SCITUATE, R.I. (WPRI) — Rhode Island State Police Cpl. Daniel O’Neill was sitting in his cruiser writing a ticket last February when a Jeep Cherokee hit his vehicle so hard that it went over the cruiser’s hood.
“I ended up breaking five ribs and I was out of work for six months,” O’Neill said. “I’ve been hit before and I thought I was going to be OK, but this was the worst.”
The crash was the fourth time O’Neill has been hit while pulled off to the side of the road in his 17 years on the job. The driver who hit him in February suffered serious injuries and is now facing drunk driving charges.
O’Neill said those scenarios are even scarier when troopers are outside their vehicles.
“When a car goes by you at 70, 80 miles per hour, it’s a feeling like no other because if you move six or seven inches to the left, your life could be over,” O’Neill said. “All we ask is people just give us room to work and protect you because we want to go home to our families.”
Motorists hitting cruisers is a growing problem in Rhode Island, according to data from the state police. There were 19 cruisers struck in 2021, up from 12 the previous year, a figure that includes crashes were the cruiser is stationary or moving.
Cruisers being hit while on the side of the roadway with their lights on is also up, rising from four in 2019 to seven in 2020 and nine in 2021.
State Police Col. James Manni said the increase in cruiser crashes is not unique to Rhode Island highways, and he recently discussed the topic at a meeting with his counterparts in Massachusetts and Connecticut. He said the problem has several causes, including more cars on the road and an increase in distracted or drunk driving.
“Very early on when I was a brand-new trooper a senior trooper told me, ‘Don’t worry so much about the firearms — worry as much about the traffic,'” he said. “That trooper was so right.”
Data shows drunk driving arrests by state troopers have increased dramatically, which Manni attributes to both more intoxicated motorists on the road and stepped-up enforcement. (He launched a special unit just over two years ago tasked with cracking down on drunk driving.)
After charging 415 people with operating under the influence in 2019, state troopers charged 603 people in 2020 and 953 in 2021 — more than doubling in two years.
(Story continues below graphic.)
Manni said the agency is also focusing on Rhode Island’s “move over law,” which requires motorists to move into the high-speed lane if there is an emergency vehicle on the side of the road. A violation of the law comes with a $95 ticket.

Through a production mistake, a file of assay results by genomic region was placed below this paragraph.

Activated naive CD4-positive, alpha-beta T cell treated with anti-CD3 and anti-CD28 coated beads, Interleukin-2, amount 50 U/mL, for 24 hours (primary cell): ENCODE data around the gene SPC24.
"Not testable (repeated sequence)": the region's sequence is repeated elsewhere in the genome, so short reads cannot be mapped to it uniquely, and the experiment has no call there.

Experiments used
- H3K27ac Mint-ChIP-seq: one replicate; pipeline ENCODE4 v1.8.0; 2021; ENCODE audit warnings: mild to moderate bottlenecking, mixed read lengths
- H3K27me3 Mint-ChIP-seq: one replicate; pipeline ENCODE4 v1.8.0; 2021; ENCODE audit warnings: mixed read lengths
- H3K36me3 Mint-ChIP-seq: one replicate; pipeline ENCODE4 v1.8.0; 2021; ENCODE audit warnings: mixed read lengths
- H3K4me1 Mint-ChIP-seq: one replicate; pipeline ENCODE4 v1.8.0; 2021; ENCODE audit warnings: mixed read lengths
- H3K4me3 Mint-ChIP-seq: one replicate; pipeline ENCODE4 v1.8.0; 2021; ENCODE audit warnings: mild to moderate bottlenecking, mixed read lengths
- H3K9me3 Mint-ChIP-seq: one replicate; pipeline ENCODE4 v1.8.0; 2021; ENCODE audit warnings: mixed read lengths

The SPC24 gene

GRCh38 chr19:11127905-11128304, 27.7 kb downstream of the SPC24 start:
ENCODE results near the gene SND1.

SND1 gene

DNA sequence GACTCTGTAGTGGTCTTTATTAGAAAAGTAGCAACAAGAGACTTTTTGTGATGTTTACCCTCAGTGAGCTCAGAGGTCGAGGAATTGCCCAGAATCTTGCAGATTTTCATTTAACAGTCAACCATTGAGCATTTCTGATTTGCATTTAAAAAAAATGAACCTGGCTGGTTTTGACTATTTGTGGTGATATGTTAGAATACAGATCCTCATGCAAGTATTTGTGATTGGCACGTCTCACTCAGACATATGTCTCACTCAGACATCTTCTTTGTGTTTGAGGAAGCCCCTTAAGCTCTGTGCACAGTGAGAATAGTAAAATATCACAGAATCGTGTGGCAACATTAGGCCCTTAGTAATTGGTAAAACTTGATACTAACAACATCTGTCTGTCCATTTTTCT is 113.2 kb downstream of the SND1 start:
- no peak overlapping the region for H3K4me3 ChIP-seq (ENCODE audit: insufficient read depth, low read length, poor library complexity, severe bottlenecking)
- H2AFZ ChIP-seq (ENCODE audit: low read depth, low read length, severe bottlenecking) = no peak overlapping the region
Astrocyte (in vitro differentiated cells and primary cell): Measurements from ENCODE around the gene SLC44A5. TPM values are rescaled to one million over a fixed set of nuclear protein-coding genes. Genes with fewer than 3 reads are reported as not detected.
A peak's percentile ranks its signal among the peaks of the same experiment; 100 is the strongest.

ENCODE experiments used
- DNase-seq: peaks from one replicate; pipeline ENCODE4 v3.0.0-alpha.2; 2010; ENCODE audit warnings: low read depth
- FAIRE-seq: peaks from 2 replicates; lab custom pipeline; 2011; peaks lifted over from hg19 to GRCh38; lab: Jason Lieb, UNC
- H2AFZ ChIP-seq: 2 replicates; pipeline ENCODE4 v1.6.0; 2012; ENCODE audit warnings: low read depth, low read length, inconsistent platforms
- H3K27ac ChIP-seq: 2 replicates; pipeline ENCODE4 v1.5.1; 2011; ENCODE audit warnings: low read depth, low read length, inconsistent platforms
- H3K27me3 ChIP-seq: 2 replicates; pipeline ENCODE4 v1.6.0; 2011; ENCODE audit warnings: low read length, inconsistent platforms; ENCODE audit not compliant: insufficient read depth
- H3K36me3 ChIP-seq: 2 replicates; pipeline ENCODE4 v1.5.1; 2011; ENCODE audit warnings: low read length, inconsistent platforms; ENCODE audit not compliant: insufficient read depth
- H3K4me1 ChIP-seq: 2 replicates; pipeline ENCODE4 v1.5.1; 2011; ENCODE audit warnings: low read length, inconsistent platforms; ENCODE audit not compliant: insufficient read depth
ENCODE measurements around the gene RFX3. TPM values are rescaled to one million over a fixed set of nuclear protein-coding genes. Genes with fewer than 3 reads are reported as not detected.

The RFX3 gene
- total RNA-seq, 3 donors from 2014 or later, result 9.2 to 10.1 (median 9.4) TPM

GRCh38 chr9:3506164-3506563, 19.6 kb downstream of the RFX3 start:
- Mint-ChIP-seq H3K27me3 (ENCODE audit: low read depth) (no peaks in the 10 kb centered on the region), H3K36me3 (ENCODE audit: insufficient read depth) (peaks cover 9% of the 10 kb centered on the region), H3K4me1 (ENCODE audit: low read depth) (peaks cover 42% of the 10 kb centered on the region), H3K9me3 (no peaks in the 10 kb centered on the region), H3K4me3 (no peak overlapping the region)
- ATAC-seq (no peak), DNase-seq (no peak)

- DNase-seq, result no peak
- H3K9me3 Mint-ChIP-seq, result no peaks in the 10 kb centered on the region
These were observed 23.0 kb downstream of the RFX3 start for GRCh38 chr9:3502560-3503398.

“We’re asking all Rhode Islanders and everyone who travels through the state to, please, when you see an emergency vehicle — whether it’s a state police cruiser, a DOT vehicle, fire apparatus or a tow truck — move over and change lanes,” Manni said. “It’s the law but we are also asking you to do it.”
Enforcement of the law has increased, according to data, with state troopers issuing 33 “move over” violations in the first 10 days of January. That’s already more than the average of 28 tickets per month that troopers issued in previous years.
Behind state police headquarters in Scituate is a secured fenced-in lot that has been dubbed “the boneyard.” It is littered with the skeletons of wrecked cruisers that have been struck by motorists in recent years. Manni said troopers – like O’Neill – have been seriously hurt in those crashes.
“The potential is there for these troopers to get killed,” Manni said. “That is one of the things I truly worry about and sometimes keeps me up at night.”
The last Rhode Island state trooper to die in the line of duty was Sgt. Walter Burgess, who was killed in a crash in November 1959 at 25 years old.
In October a New Hampshire state trooper, Staff Sgt. Jesse Sherrill, was killed when his cruiser was struck by a tractor trailer while on the side of the road. Manni was at a New England state police conference in Maine when news of Sherrill’s death broke.
“It was like you sucked the air out of the room when that message went out,” he said.
On top of educating the public about the move over law and stepped-up enforcement, changes may be coming to the fleet of state police vehicles.
“We have red lights on our vehicles, and traffic studies have shown that red lights show better in the daytime, blue better at night,” Manni said. “We are very seriously looking at changing the back of the lights from red and amber to adding blue lights somewhere in that configuration.”
More immediately, cruisers are getting what Manni described as “enhanced reflective tape” on the rear of the vehicles.
The most recent crash came just three days after Christmas when a cruiser was struck on I-95 in Warwick. The cruiser was pulled off to the side of the road with its lights on after conducting a motor vehicle stop. The trooper – who was seriously injured and is still out of work — was part of the drunk driving unit that was launched in 2019, and the driver who struck him was charged with driving under the influence and driving to endanger resulting in personal injury.
He hit the blue state police Ford Interceptor so hard that the cruiser was pushed into the back of the car the trooper had pulled over.
O’Neill is a K-9 trooper and had his two dogs — Ruby and Koda — in the cruiser when it was struck back in February. Fortunately, the steel reinforced cage protected the animals from serious injury, though their handler didn’t fare as well.
“My wife has gotten a lot of calls in the middle of the night and she is not too happy with everything that has transpired,” O’Neill said. “We thank God every day that I am here six feet above ground and able to do my job still.”